It is impossible to extract unpleasantness from the human condition, so attempts to consistently avoid or eliminate unpleasant feelings is to deny a basic element of our existence and ultimately set us up for failure. Therefore, it is imperative to realize, in reasonable amounts, unpleasantness and discomfort (which are too often mistaken for clinical depression and anxiety) are actually the building blocks of personal growth.
In fact, turning towards, not away from, struggle is an essential pillar of mental health and adaptive functioning. Frequently clients come in to see me for what they believe is a problem with how they feel. However, over the course of several sessions, the common finding is that it is not the feeling that it is the problem, but rather, it is a struggle that they are not yet equipped to turn towards and effectively manage. So the goal becomes to address that, while learning to see the “negative” feeling as a biproduct of a properly functioning internal alert system misinterpreted as pathology.
Let me be clear. Of course there are such things as chemical imbalances and mental disorders, but at the same time, we should be careful not to jump to those conclusions when assessing psychological symptoms. Because if we remain sloppy, we potentially reinforce the idea that one has attained mental health only when they are completely happy and comfortable. If that’s the case, the treatment model will always be to just take more pills, instead of also improving one’s functioning in the face of life’s challenges.
So many questions. So few answers. The theme of the day.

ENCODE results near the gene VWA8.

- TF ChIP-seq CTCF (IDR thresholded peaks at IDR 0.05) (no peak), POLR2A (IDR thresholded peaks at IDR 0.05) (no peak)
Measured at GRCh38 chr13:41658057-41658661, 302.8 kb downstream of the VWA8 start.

It helps to ask ourselves meaningful questions that we can actually answer, though. It can give us a sense of direction and reduce our anxiety, which is such a wonderful thing, especially in times like this. So let’s do some pondering.
Before we start, I ask that you read each question slowly. Take your time. This is less like high intensity interval training and more like yoga. Hold each question in awareness.
What is it that you want? What is important to you? Is it different now compared to just a month ago?
Obviously, the world has changed. But have you changed too? How so?
What’s one thing you can do to get closer to what you value most? Make a phone call? Be more patient with your spouse, children, or roommate? Adjust the blinds to let some light in? What about reading a good book? Pray, meditate, take a walk? I don’t know, just some ideas.
Do you really see yourself as a part of nature? Or separate from nature? Is this a practical question? Or is it just hippy talk?
How are your family and friends doing? Are they well? You sure?
To parents, do you ever take a moment and pat yourself on the back? Do you give yourself the permission to be imperfect?
To kids, what is it like not being able to play with your friends or go to school? That has to be tough. But hey, have you gone outside recently? The weather is starting to get nice again.
To couples, so you’re spending A LOT of time together, right? Have you learned something new about each other? How are you satisfying your need for “me time?”
To those who live alone, how are you using all this extra time at home? Any new hobbies? How are you maintaining relationships?
To all, who do you want to be when this is over?
If we use this time to get a little bit better, we’ll look back on it with a sense of pride. If we don’t, we’ll kick ourselves. We have a choice. What will you decide?